Lucas and Stoffer look to Lone Star State CHARLOTTE, N.C. (March 28) -- The inaugural NHRA 4-Wide Nationals at zMax Dragway didn't exactly go as planned for GEICO Powersports drag racers Morgan Lucas and Karen Stoffer as both were eliminated ...
Lucas and Stoffer look to Lone Star State
CHARLOTTE, N.C. (March 28) -- The inaugural NHRA 4-Wide Nationals at zMax Dragway didn't exactly go as planned for GEICO Powersports drag racers Morgan Lucas and Karen Stoffer as both were eliminated from competition in Sunday's opening round.
Lucas lined up his 8,000-horsepower GEICO Powersports/Lucas Oil dragster first against Cory McClenathan, Brandon Bernstein, and Rhonda Hartman-Smith but never had much of a chance to race them as his brilliant yellow and black rail was engulfed in tire smoke almost immediately after he stepped on the accelerator.
Although Lucas pedaled his machine in an attempt to regain traction, McClenathan and Hartman-Smith were quickly pulling away, advancing to the next round with a 3.799 at 319.14 mph and a 4.630 at 258.32 mph, respectively. Lucas drifted through with a 7.964 at 83.31 mph.
"We can't make any excuses," Lucas said. "We didn't get the tune-up right. We're a better team than this. That's all there is to it at this point. It's time to get back where we need to be.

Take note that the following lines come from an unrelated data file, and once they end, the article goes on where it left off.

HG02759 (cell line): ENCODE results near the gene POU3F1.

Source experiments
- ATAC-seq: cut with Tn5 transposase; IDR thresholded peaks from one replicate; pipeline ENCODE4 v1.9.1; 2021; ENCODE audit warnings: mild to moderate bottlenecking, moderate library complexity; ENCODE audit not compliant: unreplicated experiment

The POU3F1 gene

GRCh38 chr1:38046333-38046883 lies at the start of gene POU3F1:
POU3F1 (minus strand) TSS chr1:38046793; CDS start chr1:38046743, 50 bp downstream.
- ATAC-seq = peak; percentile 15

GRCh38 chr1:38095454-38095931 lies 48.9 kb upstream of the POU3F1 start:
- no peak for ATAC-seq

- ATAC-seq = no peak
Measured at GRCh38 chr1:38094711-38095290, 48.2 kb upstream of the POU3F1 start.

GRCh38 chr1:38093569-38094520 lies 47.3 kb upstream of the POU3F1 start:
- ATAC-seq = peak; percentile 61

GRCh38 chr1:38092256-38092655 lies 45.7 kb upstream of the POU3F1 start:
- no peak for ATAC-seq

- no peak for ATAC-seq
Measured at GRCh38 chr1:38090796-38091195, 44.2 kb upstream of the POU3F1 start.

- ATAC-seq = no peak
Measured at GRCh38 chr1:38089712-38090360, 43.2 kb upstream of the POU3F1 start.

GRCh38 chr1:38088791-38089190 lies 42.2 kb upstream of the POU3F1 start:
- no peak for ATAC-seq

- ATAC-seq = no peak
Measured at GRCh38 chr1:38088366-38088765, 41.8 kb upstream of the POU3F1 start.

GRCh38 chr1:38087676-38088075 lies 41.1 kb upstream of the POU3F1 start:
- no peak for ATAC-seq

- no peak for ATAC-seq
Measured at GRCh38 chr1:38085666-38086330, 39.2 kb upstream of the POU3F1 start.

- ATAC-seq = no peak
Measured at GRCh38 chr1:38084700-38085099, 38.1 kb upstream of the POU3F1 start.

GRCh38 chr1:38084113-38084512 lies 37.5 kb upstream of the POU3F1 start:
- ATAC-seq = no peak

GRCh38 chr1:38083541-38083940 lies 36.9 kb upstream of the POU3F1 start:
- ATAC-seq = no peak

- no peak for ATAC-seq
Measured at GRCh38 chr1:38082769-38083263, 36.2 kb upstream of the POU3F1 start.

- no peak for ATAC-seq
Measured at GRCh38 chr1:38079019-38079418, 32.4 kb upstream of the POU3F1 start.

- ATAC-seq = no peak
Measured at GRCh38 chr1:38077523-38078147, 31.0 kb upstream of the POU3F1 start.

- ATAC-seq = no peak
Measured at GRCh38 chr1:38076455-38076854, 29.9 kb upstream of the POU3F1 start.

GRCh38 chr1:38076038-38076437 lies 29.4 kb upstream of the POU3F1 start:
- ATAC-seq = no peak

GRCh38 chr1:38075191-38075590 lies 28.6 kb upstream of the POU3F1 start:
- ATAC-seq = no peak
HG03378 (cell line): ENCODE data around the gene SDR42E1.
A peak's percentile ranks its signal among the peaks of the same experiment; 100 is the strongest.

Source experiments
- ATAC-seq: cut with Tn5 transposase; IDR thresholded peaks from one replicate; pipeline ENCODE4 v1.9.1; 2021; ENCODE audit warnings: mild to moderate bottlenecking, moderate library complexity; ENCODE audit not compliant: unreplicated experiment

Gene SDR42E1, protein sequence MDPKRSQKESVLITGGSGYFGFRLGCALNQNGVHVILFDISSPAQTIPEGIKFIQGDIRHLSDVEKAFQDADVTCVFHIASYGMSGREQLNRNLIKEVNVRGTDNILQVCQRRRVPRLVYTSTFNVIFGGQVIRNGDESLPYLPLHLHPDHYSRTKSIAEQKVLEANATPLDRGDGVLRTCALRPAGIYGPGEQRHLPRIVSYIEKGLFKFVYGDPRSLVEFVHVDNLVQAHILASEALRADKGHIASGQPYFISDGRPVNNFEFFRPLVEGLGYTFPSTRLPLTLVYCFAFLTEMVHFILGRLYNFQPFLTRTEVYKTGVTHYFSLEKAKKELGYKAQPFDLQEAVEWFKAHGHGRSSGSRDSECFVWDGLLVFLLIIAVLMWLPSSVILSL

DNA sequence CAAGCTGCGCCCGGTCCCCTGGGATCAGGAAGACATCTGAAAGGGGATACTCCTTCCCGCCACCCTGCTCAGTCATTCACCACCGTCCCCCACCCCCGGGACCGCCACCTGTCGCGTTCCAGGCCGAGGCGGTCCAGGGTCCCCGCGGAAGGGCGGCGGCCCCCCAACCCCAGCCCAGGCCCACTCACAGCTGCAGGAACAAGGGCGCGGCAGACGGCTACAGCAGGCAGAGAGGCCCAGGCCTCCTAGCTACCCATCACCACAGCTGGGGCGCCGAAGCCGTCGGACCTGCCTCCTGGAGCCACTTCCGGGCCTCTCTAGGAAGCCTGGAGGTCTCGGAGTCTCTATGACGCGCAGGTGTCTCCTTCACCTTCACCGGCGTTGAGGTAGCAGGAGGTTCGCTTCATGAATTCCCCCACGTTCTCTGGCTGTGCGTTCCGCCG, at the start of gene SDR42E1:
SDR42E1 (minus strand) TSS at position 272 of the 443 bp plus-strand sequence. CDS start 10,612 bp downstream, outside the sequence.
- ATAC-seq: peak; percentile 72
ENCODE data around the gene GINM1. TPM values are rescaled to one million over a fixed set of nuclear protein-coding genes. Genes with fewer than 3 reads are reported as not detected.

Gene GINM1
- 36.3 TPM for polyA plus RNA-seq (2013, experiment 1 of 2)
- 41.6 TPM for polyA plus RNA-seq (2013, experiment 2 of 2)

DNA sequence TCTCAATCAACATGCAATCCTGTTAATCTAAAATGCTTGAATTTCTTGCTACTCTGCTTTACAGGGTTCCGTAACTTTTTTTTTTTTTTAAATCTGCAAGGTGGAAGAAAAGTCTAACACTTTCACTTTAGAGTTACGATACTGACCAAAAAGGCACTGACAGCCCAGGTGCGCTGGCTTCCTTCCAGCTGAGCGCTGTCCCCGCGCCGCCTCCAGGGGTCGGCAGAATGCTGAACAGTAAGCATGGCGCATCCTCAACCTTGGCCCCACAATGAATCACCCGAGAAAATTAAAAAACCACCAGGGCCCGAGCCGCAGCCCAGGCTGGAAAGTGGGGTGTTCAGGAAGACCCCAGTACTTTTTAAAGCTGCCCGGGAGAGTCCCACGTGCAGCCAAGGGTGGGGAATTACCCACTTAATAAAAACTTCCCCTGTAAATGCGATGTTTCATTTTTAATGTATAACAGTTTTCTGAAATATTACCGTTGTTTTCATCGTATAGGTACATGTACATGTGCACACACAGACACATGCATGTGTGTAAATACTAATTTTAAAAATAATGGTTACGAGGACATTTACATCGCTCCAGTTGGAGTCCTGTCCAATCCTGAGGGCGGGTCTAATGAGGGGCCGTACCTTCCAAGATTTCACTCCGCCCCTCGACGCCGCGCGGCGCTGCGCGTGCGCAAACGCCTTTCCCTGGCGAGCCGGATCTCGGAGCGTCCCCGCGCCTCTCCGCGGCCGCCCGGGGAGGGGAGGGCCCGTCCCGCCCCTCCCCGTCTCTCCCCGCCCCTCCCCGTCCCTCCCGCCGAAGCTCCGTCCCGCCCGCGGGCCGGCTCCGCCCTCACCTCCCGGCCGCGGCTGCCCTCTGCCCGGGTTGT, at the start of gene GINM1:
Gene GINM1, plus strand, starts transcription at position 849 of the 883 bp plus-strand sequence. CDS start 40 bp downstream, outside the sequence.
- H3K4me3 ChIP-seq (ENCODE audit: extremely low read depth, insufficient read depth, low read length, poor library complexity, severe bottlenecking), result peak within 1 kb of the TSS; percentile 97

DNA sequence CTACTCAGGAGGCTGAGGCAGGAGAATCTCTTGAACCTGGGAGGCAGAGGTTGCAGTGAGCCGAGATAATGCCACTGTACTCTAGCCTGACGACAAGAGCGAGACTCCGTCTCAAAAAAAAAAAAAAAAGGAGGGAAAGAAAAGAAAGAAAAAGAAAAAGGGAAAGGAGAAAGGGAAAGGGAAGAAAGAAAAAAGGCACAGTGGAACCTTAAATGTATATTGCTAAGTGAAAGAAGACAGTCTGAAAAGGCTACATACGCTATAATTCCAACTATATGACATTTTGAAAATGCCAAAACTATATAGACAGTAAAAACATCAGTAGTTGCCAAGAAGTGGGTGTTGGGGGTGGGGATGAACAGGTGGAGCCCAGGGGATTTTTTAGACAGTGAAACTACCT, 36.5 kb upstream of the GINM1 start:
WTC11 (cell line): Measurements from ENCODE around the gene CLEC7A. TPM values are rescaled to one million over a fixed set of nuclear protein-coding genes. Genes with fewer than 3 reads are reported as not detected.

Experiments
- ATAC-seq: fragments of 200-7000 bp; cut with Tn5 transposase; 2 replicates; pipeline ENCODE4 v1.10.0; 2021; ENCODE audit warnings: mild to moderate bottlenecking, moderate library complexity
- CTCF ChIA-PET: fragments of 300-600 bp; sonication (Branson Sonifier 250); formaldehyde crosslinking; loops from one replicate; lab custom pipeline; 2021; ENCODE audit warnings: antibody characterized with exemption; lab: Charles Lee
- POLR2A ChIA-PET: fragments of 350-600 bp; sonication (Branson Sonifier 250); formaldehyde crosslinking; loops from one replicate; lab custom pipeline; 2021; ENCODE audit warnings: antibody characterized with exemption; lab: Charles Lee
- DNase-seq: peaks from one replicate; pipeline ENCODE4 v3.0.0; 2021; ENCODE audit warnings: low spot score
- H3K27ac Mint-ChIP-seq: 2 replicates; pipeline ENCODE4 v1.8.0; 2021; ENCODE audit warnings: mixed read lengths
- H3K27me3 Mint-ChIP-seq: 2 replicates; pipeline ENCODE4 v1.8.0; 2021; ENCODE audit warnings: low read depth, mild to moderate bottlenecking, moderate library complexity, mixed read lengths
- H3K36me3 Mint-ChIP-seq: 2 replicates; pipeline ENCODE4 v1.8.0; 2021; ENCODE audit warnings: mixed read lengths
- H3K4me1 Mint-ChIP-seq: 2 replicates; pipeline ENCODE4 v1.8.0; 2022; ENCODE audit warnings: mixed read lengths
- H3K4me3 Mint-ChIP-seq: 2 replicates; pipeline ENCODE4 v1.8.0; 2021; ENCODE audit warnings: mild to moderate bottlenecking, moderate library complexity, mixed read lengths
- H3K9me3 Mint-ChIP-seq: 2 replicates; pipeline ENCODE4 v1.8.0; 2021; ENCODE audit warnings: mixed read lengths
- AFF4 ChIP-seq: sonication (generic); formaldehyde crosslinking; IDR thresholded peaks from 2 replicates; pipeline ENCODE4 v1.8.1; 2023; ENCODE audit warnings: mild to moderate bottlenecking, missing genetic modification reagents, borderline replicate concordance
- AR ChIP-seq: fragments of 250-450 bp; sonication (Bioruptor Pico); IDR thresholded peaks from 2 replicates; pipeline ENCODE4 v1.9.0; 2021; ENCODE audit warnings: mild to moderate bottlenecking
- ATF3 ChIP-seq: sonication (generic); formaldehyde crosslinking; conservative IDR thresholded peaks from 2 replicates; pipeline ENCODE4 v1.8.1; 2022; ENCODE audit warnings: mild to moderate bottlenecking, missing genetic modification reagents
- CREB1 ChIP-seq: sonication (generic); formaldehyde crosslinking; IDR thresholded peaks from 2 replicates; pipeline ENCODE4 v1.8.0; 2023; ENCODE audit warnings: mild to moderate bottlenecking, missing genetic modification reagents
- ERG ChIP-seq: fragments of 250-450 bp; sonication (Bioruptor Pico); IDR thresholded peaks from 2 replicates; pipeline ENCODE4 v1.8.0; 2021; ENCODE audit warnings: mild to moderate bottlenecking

"We're going to study our data and get the car back how it was. We're going to focus on getting our stuff for the future ready, and not necessarily right now."
The entire weekend also was a bit of a struggle for Stoffer and her GEICO Powersports Suzuki team. After qualifying 13th on the grid with a 6.992 at 191.32 mph, she couldn't muster up enough of a run to advance out of her first-round foursome. Instead, Hector Arana (6.897 at 192.22 mph) and David Hope (7.040 at 187.73 mph) moved on with Stoffer's 7.314 at 167.30 mph leaving her third in the grouping.
"We're frustrated," Stoffer said. "Frustrated but not down. We're learning a new power curve with these bigger motors and maybe we had a better start in Gainesville than we should have. That's a premier track that's very seasoned and although this place is awesome, it's definitely not as good a track for the bikes as Gainesville.
"It doesn't sound like much when you say we're running a 107 cubic inch engine versus the 101 cubic inch motor we used to have but it's actually very different. The torque this new motor puts out is phenomenal and we're still learning how to get the power to the track."
Stoffer also changed her riding style in the off-season, which adds another variable to the mix.
"I changed things up to avoid the red light problem we had in the past," Stoffer said. "So I'm riding differently, we have a new power curve to learn, and then we come here and have to figure out this four-wide racing and we only get one pass in each lane. It seems like we were going in several different directions.
"It's time to regroup, take what we can out of the runs we made here, and move on to Houston."